If you’re married, the thought of divorce has probably popped into your mind at least once.
Come on, admit it.
And if you’re not married, let me tell you that there’s gonna be a point at 2 a.m. when you have a crying baby and haven’t slept in two months that it’s gonna run through your head to run.
But, don’t just take my word for it, take the word of the some 17,724 people living in Alaska over fifteen years of age who are divorced. Or compare that to the 28,339,199 dAmericans who are already divorced in 2020.
A lot of people make the decision to run away – or simply split up – across the Last Frontier.
Isn’t the divorce rate in America close to 50%? Yes indeed. But that’s not quite what we’re measuring; we are looking at counts and percentages of people over 15 years old who are currently divorced.
You typically calculate that 50% statistic as percent of marriages.
But we are just going to focus on the actual number of divorced people today — what better way to measure marital misery than the straight count of people in Alaska it affects?
So now that we have you biting your nails, rethinking your world view, and pulling out your hair, let’s take a look at the places in Alaska with highest rates of divorcees.
Let’s quickly recap before we dive into the methodology and a closer look at the top ten places in AK.
What is the city in Alaska with the highest divorce rate? That would be Cordova, with 8.0% of people over 15 years of age being divorced, per the most recent census data.
What is the overall Alaska divorce rate? According to the 2014-2018 Community Survey, the overall divorce rate in Alaska is 3.0%, which compares to the US divorce rate of 10.9%.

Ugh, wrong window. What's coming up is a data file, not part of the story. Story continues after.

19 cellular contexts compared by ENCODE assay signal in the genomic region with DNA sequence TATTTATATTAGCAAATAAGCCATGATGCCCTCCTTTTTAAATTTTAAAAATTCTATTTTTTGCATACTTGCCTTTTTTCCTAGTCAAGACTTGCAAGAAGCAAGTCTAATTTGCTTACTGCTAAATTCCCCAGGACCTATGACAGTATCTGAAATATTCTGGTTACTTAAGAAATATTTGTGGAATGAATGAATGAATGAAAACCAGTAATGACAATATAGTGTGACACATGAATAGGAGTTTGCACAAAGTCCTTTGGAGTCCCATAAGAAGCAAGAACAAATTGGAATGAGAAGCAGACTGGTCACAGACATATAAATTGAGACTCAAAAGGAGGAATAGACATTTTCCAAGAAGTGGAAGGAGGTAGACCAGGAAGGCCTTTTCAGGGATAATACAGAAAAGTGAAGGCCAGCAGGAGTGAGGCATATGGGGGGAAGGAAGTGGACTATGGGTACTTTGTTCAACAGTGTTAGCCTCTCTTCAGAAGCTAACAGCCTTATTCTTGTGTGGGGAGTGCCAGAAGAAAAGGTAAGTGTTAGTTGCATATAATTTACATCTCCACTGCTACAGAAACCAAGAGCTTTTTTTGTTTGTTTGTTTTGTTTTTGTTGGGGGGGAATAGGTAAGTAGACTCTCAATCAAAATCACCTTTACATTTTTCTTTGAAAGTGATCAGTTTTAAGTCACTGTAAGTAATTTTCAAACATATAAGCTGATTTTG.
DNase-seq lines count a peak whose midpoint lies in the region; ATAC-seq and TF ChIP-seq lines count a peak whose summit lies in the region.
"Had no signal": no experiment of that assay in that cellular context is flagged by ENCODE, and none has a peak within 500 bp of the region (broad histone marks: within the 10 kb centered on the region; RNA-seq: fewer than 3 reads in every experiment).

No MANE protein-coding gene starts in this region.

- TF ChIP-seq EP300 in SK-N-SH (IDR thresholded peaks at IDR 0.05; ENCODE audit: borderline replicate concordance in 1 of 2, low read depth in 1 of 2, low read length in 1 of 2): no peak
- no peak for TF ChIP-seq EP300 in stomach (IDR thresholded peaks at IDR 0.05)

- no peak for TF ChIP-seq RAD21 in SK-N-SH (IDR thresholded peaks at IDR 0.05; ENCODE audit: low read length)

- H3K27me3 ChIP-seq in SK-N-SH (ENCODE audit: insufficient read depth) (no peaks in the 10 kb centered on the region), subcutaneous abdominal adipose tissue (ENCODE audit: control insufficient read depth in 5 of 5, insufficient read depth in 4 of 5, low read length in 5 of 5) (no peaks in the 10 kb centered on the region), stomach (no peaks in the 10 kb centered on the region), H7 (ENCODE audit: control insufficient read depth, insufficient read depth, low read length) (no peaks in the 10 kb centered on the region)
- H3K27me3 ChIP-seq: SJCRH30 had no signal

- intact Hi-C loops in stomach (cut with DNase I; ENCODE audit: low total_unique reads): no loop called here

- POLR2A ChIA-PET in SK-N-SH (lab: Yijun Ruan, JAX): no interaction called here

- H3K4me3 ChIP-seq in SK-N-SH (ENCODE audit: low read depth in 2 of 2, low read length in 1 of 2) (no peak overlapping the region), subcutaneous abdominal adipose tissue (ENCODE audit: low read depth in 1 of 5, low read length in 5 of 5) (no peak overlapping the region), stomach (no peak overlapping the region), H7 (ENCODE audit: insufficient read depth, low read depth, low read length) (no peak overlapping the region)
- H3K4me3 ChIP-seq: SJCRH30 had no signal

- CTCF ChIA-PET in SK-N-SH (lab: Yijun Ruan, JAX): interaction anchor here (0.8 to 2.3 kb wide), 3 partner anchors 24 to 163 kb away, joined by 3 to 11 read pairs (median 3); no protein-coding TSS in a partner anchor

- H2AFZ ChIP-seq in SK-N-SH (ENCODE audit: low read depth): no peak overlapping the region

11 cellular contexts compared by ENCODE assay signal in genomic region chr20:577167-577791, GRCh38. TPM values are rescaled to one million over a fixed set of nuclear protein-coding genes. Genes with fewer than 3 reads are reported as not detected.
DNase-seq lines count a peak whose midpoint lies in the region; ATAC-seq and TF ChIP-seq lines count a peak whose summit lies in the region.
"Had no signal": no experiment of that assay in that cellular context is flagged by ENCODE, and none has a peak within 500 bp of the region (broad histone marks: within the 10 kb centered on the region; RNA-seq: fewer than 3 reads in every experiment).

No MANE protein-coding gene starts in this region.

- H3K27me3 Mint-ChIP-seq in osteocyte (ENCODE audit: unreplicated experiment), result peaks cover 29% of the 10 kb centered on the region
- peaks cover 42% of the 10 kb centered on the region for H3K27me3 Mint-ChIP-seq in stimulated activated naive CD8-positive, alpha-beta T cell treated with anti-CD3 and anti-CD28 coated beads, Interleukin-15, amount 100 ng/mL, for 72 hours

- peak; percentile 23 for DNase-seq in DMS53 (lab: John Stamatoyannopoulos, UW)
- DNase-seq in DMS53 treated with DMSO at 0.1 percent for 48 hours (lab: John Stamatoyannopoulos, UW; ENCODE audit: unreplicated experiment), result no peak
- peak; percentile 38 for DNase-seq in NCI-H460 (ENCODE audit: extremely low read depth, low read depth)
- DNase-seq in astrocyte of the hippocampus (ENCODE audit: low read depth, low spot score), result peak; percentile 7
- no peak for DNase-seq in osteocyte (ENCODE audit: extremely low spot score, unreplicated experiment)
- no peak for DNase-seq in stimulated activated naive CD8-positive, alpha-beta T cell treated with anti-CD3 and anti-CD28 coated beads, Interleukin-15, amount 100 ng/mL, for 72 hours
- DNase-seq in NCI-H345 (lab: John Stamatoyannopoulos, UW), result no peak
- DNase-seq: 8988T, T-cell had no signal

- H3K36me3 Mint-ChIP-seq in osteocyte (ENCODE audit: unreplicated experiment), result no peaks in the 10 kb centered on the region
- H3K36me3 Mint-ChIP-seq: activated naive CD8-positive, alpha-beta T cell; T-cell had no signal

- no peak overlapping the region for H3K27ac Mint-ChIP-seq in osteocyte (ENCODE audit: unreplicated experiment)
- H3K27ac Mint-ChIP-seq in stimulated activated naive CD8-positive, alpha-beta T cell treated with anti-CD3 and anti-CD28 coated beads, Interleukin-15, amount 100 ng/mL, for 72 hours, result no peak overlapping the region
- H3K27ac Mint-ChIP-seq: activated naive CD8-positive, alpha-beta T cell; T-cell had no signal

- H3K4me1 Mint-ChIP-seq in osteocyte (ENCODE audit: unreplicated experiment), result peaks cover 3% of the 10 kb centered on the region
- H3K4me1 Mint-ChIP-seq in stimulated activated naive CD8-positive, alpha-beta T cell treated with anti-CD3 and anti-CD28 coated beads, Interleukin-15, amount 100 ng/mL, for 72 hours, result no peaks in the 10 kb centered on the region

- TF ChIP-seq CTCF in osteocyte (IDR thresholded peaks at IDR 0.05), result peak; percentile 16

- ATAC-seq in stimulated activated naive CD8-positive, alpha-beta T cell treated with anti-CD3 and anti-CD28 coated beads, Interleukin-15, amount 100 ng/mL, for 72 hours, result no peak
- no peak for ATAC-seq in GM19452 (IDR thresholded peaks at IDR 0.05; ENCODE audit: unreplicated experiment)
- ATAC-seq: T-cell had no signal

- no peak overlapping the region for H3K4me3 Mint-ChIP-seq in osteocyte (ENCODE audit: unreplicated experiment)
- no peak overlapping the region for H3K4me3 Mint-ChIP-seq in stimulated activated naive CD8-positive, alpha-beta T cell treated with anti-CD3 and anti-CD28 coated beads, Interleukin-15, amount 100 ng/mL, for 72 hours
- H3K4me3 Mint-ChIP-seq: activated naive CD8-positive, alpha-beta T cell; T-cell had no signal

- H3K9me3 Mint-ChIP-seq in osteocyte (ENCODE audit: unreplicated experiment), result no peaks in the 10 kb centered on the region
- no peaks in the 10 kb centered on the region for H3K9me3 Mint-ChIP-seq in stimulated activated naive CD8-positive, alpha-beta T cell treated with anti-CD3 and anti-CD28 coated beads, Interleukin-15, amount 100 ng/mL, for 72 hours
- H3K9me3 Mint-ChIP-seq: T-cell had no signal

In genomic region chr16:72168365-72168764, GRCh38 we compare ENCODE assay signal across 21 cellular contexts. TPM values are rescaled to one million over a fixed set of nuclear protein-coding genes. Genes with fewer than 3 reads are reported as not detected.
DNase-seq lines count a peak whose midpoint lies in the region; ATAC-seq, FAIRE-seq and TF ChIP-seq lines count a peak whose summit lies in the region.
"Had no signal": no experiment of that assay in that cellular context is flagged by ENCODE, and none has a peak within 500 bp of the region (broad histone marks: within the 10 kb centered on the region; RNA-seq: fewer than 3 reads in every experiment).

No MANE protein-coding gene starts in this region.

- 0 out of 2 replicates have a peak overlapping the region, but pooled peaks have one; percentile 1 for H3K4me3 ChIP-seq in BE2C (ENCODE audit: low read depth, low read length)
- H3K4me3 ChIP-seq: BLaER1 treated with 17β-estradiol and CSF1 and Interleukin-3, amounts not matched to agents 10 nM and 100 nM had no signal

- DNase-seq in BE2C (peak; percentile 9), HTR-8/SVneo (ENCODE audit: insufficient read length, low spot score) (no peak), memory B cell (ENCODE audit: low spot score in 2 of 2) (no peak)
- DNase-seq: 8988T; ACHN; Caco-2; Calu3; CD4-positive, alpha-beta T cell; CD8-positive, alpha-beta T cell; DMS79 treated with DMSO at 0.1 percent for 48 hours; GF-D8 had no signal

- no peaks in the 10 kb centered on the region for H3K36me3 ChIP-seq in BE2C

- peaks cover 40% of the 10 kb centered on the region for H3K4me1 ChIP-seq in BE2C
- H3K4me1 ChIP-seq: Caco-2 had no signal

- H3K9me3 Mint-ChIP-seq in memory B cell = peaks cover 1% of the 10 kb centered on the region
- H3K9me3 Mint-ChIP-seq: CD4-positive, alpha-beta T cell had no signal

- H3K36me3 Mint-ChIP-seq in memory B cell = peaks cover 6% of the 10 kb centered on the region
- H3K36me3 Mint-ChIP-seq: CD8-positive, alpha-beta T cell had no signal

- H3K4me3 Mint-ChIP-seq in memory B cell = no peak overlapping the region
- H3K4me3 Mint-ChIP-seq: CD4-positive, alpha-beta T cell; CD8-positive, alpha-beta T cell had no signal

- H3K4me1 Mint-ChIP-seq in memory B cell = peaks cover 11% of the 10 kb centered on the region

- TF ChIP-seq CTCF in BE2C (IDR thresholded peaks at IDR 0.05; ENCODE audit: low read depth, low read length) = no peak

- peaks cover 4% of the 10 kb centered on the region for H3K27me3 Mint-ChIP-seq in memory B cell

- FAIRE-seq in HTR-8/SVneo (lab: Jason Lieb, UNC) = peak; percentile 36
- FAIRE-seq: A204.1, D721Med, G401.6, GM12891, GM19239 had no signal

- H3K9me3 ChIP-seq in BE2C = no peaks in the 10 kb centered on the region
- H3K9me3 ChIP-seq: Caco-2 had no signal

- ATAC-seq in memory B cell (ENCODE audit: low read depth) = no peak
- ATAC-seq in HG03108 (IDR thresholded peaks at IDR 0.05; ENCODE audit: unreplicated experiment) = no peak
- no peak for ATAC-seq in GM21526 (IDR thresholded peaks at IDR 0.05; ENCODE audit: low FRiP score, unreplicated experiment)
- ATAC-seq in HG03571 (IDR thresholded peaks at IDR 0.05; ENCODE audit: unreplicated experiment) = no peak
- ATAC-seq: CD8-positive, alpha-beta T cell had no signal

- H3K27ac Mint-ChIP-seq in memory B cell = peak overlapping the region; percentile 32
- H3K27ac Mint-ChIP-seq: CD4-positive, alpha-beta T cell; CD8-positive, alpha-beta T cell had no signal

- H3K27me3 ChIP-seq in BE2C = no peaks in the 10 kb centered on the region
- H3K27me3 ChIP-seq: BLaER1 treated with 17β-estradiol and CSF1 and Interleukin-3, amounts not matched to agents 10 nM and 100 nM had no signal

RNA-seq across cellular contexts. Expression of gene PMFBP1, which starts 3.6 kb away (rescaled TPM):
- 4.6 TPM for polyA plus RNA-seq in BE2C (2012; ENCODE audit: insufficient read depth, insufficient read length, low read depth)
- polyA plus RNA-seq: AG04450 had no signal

Alrighty, on to how we calculated the places with the highest divorce rates in Alaska.
For more Alaska reading, check out:
- 10 Safest Places In Alaska
- 10 Best Places To Raise A Family In Alaska
- 10 Cheapest Places To Live In Alaska
How We Determined The Places In Alaska That Get Un-Hitched The Most
Since that this is the 58th category of rankings we are compiling for the site, we had a pretty good idea where to find data on marriage and divorce in America the U.S. Census Bureau. Because who likes tracking misery more than the U.S. government?
Specifically, we looked at the 2014-2018 American Community Survey specifically table S1201 — Marital Status.
Pretty straight forward on that front — we just had to extract the following column of data:
- Population 15 Years and Over -> Divorced
There’s some kinda interesting/fun/sad data in there like .1% of female Americans aged 15-19 are divorced, but 0% of males (That’s probably a rounding issue, but still).
But the national data is for another day, today the analysis focuses on the 28 places in Alaska with a population of over 1,000.
We ranked each of these places by the percentage of divorcees over 15 years of age from highest to lowest. We crowned the divorce capital of Alaska the place with the highest incidence of divorcees, Cordova.
And if you’re trying to avoid divorce, check out Delta Junction, the city with the lowest divorce rate in Alaska.
Now on to a deeper look at the top ten.